- They are rather large. Bluey is tight on space under the seat and routing the vacuum lines, or electrical cables, would not be a fun process for this lazy individual and to be honest there just isn’t enough room under the seat, and
- They start at around AU$230 for the vacuum system and top out at AU$430 for the electronic system. Ouch!
After deciding against the Scott Oiler, I went on the hunt for other offerings. Several came up
Most used a similar system, in that they required splicing into the vacuum lines or were timed electronically. Neither of these options sat well with me.
I hate modifying something that already works, and I’m not keen on increasing the load on the electrical system, which may or may not be able to handle said extra electrical load.
If I do need to install something that will add a degree of current draw to the system, I install a separate circuit that is switched via a relay that comes on with the ignition. This system will handle (in my case) up to 20 amps and not affect the original wiring loom.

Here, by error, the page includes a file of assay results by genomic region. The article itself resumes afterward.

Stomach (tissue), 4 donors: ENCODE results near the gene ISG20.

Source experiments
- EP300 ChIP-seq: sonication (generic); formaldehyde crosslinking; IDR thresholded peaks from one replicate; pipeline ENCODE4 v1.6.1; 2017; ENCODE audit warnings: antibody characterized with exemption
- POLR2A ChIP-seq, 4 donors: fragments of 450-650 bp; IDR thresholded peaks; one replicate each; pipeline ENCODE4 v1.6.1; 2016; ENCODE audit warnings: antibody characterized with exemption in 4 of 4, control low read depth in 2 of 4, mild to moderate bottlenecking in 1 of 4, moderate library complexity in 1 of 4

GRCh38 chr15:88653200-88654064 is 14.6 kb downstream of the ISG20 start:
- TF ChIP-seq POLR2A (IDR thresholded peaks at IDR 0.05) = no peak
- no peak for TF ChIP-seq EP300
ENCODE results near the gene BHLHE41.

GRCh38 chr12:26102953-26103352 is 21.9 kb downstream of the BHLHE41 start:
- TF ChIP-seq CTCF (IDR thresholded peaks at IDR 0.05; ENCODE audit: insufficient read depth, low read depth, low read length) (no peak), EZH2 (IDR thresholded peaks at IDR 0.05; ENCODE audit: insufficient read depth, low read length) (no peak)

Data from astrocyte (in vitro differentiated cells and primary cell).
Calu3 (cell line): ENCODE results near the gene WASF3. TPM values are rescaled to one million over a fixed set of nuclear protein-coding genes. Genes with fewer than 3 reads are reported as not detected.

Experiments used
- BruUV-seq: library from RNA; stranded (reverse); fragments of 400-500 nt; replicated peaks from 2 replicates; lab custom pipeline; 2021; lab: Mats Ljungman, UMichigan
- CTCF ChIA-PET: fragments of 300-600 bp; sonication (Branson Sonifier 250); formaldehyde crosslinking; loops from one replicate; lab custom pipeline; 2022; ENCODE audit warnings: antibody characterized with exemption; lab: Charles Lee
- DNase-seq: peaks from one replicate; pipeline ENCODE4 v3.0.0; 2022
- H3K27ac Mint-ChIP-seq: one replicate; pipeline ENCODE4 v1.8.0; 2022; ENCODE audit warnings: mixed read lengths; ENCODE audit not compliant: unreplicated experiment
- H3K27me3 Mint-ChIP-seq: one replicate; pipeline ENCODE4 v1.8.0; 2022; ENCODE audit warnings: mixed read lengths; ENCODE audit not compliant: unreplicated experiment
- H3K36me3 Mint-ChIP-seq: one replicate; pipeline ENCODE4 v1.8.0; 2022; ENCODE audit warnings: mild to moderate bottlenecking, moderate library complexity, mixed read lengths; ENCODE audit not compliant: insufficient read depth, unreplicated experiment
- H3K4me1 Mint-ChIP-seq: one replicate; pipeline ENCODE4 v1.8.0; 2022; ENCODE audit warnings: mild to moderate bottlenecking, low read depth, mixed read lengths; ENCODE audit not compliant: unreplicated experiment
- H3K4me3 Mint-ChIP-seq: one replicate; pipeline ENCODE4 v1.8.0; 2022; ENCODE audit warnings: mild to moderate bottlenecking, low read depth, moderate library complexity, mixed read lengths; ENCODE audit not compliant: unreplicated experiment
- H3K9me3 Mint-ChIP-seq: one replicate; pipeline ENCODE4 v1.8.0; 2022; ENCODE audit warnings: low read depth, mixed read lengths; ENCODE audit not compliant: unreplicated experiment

To top it all off electronic wizardry tends to let the manufacturers smoke out of its components if something does go a bit pear-shaped. In my experience and with the amount of shaking, rattling and potential for rain ingress a bike experiences in its life, this could well lead to failure.
Plus electronics now days are not so easy to fix. Unlike circuits designed and built last century that had components you could replaced with the use of an Oxy-Acetylene torch and BBQ tongs at 15 paces, surface mount devices are far too small for an average bloke to fix in his back shed.
Can you say jewelers eye-glass and dental tools? .
Other, cheaper systems, relied on the rider turning a pet-cock (Que little boy laugh) on, or off, before or after a ride or if you are keen you can make one.
But, what if I forget to turn it on or off?
Others had very poor reviews online and, well, looked pretty cheap and nasty in any case.
So, after quite a bit of searching, reviewing and procrastinating, I decided on a Tutoro Chain Oiler
There are several chain oiler options available in the Tutoro line-up, from the completely manual Basic Edition Oiler, through to the fully automatic Pro Edition.
The Pro Edition does not rely on vacuum lines or electronic wizardry to make it work, instead it uses a very ingenious pump system that actuates when the bike is in motion.